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To Thomas Jefferson from William Findley, 14 March 1804

From William Findley

[14 Mch. 1804]

When the Constitution of pennsylva. was revised it was believed that many persons held offices that were ill qualified for the trust, and that being appointed either by a single Branch Legislature as a popular Executive consisting of a Member from each County. The appointments were too often conferred in Consequence of Bargains among the Members to serve each others friends, and that the same influence which procured the appointment so generally protected them in it, that few if any removals were made under that Constitution; This Circumstance induced the Convention to abolish all Commissions and promoted the appointing a single Executive whose responsibility would secure good appointments and make removals when necessary easy to be obtained, personal responsibility was then the Idol of the Day and that high responsibility fell on Govr Mifflin who tho, an Excellent president of a public body, had neither talents nor application for the responsibility he possessed. He renewed the Commissions of many whom he ought to have left out, He appointed many whom he ought not and during nine years administration no scrutiny was made nor sureties renewed. The chief Justices station made him well aquainted with many of their faults and their Consciousness of this made them his determined enemies and induced them to Join in the scurrilous attacks on Mr McKains Character which were carried to excess

When he was sworn into the office of Govr., he sent for two other old Members and myself to Consult on the subject of removals, appointments &c. He was asked what plan he designed to be governed by. He answered that he designed to remove only bad officers and such as had treated him personally in such a Manner as that he could not in signing a Commission say he had Confidence in them.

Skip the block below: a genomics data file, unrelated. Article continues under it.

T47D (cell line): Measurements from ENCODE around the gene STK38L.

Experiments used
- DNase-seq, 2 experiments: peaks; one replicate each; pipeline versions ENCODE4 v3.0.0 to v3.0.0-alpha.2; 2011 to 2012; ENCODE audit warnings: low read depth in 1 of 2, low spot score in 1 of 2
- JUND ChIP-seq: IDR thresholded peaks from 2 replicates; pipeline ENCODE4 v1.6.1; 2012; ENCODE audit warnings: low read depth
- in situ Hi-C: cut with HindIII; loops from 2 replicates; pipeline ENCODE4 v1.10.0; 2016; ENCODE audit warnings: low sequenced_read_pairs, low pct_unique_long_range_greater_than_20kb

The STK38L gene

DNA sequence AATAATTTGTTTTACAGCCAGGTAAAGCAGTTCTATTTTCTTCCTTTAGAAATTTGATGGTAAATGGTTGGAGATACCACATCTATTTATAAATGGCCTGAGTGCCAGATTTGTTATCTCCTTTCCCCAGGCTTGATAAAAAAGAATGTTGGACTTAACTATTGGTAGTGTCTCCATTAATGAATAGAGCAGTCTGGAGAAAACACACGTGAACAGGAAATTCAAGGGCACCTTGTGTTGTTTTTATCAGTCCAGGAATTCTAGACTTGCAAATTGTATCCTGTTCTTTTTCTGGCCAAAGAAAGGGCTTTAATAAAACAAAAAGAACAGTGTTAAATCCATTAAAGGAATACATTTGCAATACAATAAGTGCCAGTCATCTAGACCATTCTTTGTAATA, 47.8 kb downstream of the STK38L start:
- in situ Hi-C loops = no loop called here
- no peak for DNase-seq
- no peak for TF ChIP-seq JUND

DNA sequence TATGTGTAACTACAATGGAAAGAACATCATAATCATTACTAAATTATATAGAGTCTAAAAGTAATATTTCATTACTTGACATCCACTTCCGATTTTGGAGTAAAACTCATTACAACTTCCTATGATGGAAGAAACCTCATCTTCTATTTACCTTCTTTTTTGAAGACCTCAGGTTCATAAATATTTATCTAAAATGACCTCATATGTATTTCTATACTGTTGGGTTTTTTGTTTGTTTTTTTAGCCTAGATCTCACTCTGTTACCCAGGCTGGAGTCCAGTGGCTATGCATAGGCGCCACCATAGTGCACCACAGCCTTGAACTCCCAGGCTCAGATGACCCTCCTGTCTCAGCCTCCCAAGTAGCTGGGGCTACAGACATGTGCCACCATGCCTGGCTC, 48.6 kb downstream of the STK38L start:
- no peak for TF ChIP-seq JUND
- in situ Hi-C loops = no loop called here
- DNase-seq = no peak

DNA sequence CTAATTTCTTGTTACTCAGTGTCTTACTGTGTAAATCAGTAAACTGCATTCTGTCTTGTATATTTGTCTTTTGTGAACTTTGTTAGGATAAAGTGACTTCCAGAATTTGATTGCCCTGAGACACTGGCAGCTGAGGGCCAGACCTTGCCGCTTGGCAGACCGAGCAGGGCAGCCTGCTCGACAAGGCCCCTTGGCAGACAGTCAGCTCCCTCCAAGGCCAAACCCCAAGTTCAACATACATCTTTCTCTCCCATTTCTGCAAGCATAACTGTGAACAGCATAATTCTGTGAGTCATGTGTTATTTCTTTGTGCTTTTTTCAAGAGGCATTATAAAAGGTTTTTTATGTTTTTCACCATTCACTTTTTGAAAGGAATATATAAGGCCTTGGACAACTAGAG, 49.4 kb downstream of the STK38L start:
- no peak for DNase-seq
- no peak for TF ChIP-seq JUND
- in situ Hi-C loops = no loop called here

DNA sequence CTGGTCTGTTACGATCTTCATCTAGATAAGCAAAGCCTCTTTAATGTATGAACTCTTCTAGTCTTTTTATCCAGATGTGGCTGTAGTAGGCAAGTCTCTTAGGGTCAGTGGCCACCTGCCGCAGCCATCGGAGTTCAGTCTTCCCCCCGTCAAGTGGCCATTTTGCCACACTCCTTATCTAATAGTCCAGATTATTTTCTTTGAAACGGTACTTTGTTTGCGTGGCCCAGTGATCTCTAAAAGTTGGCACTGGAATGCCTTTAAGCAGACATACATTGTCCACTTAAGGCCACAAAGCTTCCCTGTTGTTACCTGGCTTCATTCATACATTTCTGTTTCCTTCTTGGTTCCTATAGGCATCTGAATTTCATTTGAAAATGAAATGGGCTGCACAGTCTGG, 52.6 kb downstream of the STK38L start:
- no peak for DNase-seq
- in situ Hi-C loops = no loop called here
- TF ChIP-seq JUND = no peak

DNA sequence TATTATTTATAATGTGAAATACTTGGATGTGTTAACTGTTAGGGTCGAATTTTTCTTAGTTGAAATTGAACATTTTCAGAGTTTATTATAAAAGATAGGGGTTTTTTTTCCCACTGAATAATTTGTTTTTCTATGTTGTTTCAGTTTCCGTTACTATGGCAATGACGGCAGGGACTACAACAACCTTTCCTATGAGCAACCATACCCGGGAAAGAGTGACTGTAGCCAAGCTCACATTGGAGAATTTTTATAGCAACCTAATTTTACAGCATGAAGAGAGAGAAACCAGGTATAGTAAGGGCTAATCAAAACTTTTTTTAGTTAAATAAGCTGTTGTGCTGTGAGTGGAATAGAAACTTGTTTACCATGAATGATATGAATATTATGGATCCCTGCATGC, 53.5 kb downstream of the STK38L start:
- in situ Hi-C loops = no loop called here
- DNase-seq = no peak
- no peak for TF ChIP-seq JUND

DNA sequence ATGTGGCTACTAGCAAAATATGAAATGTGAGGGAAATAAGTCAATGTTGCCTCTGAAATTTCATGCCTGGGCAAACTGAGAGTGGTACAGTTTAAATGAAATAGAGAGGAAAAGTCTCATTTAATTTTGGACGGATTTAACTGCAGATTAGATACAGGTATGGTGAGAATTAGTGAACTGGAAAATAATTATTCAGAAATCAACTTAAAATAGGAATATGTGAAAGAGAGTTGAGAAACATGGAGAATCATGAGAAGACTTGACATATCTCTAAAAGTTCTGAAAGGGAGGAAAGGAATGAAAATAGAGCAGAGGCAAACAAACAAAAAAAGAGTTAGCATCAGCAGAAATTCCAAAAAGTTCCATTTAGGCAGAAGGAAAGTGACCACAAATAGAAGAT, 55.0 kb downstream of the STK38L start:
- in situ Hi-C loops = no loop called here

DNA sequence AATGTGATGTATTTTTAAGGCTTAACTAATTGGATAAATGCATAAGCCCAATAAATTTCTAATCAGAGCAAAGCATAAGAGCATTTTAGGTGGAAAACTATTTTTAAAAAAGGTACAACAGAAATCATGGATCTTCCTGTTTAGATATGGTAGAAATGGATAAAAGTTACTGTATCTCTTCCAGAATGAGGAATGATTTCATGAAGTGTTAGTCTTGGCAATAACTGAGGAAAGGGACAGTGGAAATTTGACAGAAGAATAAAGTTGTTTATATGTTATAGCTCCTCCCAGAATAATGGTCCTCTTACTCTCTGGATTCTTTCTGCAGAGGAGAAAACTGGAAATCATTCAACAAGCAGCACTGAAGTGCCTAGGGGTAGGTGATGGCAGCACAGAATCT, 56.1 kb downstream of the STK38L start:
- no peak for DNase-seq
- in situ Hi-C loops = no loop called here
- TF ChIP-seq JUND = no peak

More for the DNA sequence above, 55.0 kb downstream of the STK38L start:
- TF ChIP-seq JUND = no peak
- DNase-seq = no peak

In his removals he strictly followed that rule for he reappointed many decent federalists who were good officers though they had voted against him, in the then five western Counties but two officers out of 15 were removed, and but three of the thirteen who were Continued were republicans as were known to have voted for him, the two removed were bad officers In the whole state thirty one officers were removed and thirty two were Continued. The land office is an important department of that State, both with respect to titles and revenue, and it had become exceedingly corrupt, even to a proverb and the late Govr could not be prevailed on to purge it. It is divided into three Branches, the heads of which ought all to have been removed but one of them Col Johnston was so detested1 as a defaulter, that he was obliged to resign to prevent prosecution. Another, Mr Hall, resigned his commission on the Govr being elected and was appointed Marshal by the president, so that Mr McKain only removed from the land office Col Broadhead Surveyor Genl. this removal was agreeable to all parties, and he continued F. A Muhlenburgh lately appointed in place of Johnston. I do not in this account, include the Deputy Surveyors, several of whom were removed as defaulters and some were removed by New Arrangements, but they are appointed by the Surveyor Genl. and approved by the Govr. The removals were made agreeable to the rule the Govr had laid down, but did not go as far as they might, except in the German Counties. The leading Germans in many Instances insisted on and procured the removal of all in their respective Counties. I may be mistaken of one or two but it is certain that about one half were retained and not more than five or six of them were Republicans The removals made the Govr no New Enemies, but two many of his early appointments did and many office Hunting Republicans were offended at more not being removed, all the offices in his Gift would have gone short way in satisfying these. It was from the disgusts of bad appointments and disappointments that the design of leaving him out Last Election Originated, this subsided before the election came on